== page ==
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Should You Buy Tamarack Valley Energy Ltd. (TSE:TVE) For Its Upcoming Dividend?

·4 min read

Readers hoping to buy Tamarack Valley Energy Ltd. (TSE:TVE) for its dividend will need to make their move shortly, as the stock is about to trade ex-dividend. The ex-dividend date occurs one day before the record date which is the day on which shareholders need to be on the company's books in order to receive a dividend. The ex-dividend date is of consequence because whenever a stock is bought or sold, the trade takes at least two business day to settle. Thus, you can purchase Tamarack Valley Energy's shares before the 28th of September in order to receive the dividend, which the company will pay on the 14th of October.

The company's next dividend payment will be CA$0.01 per share, on the back of last year when the company paid a total of CA$0.12 to shareholders. Based on the last year's worth of payments, Tamarack Valley Energy has a trailing yield of 3.1% on the current stock price of CA$3.89. Dividends are a major contributor to investment returns for long term holders, but only if the dividend continues to be paid. As a result, readers should always check whether Tamarack Valley Energy has been able to grow its dividends, or if the dividend might be cut.

Check out our latest analysis for Tamarack Valley Energy

Dividends are usually paid out of company profits, so if a company pays out more than it earned then its dividend is usually at greater risk of being cut. Tamarack Valley Energy has a low and conservative payout ratio of just 6.5% of its income after tax. Yet cash flow is typically more important than profit for assessing dividend sustainability, so we should always check if the company generated enough cash to afford its dividend. It paid out 15% of its free cash flow as dividends last year, which is conservatively low.

It's positive to see that Tamarack Valley Energy's dividend is covered by both profits and cash flow, since this is generally a sign that the dividend is sustainable, and a lower payout ratio usually suggests a greater margin of safety before the dividend gets cut.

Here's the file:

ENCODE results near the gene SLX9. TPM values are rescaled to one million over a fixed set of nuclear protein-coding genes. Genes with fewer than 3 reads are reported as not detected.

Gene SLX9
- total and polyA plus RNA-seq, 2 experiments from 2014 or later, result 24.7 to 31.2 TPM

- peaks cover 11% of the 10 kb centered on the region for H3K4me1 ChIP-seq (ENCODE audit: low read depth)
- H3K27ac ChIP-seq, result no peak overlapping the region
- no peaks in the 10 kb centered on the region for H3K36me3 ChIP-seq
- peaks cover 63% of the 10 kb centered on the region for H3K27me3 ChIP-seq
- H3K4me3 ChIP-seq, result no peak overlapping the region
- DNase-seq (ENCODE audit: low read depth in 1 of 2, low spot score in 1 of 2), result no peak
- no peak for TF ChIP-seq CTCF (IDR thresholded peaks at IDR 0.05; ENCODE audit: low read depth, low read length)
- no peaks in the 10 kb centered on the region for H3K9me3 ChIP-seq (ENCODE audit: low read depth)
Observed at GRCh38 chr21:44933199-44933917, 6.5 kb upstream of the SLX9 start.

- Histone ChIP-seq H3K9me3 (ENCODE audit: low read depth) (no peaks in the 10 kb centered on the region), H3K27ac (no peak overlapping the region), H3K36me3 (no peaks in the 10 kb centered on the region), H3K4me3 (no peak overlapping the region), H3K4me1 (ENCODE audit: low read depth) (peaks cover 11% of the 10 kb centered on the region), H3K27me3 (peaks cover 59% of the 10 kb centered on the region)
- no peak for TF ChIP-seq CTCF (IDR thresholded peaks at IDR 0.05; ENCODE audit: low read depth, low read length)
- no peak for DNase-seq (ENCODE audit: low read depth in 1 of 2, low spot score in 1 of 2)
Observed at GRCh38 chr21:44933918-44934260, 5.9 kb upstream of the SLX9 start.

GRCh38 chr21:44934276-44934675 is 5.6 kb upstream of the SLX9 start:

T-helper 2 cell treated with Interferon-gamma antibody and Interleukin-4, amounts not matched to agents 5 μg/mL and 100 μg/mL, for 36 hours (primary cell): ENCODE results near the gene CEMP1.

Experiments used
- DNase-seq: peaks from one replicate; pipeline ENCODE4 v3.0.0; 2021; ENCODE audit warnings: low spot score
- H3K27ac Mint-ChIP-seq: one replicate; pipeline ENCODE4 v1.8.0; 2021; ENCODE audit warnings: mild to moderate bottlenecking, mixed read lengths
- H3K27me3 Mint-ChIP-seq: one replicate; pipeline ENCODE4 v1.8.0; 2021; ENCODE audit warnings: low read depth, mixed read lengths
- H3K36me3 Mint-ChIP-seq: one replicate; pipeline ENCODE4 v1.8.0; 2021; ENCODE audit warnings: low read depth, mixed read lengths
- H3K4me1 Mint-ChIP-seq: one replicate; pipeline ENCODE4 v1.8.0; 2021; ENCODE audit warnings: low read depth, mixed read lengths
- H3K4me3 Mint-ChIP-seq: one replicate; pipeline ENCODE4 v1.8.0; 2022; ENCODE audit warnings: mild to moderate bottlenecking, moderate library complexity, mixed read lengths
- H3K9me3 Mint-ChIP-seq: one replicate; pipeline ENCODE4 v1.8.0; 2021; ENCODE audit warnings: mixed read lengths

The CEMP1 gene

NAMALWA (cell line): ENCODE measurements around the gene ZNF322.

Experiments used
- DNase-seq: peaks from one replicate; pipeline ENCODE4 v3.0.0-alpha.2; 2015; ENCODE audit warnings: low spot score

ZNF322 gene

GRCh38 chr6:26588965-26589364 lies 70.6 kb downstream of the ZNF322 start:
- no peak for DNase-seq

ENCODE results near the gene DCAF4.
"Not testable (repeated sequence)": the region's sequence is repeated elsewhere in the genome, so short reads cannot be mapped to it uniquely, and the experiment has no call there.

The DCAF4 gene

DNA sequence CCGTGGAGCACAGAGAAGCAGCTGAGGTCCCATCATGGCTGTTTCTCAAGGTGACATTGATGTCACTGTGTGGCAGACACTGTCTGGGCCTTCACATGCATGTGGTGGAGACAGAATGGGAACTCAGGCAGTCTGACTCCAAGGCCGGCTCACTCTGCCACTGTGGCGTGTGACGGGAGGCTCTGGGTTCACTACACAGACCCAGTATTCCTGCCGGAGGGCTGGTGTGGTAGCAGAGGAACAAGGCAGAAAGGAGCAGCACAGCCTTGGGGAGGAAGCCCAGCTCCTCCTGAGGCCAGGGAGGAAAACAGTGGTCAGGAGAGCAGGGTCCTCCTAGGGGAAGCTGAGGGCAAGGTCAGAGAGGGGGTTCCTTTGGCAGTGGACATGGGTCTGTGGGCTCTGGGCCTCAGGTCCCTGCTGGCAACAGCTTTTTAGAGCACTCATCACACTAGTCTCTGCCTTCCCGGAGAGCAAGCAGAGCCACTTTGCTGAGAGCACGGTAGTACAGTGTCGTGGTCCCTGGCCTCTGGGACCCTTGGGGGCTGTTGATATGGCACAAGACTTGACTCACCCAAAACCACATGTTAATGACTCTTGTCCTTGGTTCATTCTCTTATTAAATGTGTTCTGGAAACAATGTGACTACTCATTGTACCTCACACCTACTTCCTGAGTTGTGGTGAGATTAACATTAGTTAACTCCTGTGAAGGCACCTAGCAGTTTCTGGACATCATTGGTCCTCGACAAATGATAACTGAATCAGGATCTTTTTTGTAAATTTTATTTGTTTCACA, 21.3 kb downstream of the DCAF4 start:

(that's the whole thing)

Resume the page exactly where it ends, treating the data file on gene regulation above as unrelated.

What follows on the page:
Click here to see the company's payout ratio, plus analyst estimates of its future dividends.

historic-dividend
historic-dividend

Have Earnings And Dividends Been Growing?

Stocks in companies that generate sustainable earnings growth often make the best dividend prospects, as it is easier to lift the dividend when earnings are rising. If earnings fall far enough, the company could be forced to cut its dividend. For this reason, we're glad to see Tamarack Valley Energy's earnings per share have risen 20% per annum over the last five years. The company has managed to grow earnings at a rapid rate, while reinvesting most of the profits within the business. This will make it easier to fund future growth efforts and we think this is an attractive combination - plus the dividend can always be increased later.

Unfortunately Tamarack Valley Energy has only been paying a dividend for a year or so, so there's not much of a history to draw insight from.

The Bottom Line

Should investors buy Tamarack Valley Energy for the upcoming dividend? Tamarack Valley Energy has been growing earnings at a rapid rate, and has a conservatively low payout ratio, implying that it is reinvesting heavily in its business; a sterling combination. There's a lot to like about Tamarack Valley Energy, and we would prioritise taking a closer look at it.

While it's tempting to invest in Tamarack Valley Energy for the dividends alone, you should always be mindful of the risks involved. For example, we've found 3 warning signs for Tamarack Valley Energy that we recommend you consider before investing in the business.

If you're in the market for strong dividend payers, we recommend checking our selection of top dividend stocks.

Have feedback on this article? Concerned about the content? Get in touch with us directly. Alternatively, email editorial-team (at) simplywallst.com.

This article by Simply Wall St is general in nature. We provide commentary based on historical data and analyst forecasts only using an unbiased methodology and our articles are not intended to be financial advice. It does not constitute a recommendation to buy or sell any stock, and does not take account of your objectives, or your financial situation. We aim to bring you long-term focused analysis driven by fundamental data. Note that our analysis may not factor in the latest price-sensitive company announcements or qualitative material. Simply Wall St has no position in any stocks mentioned.

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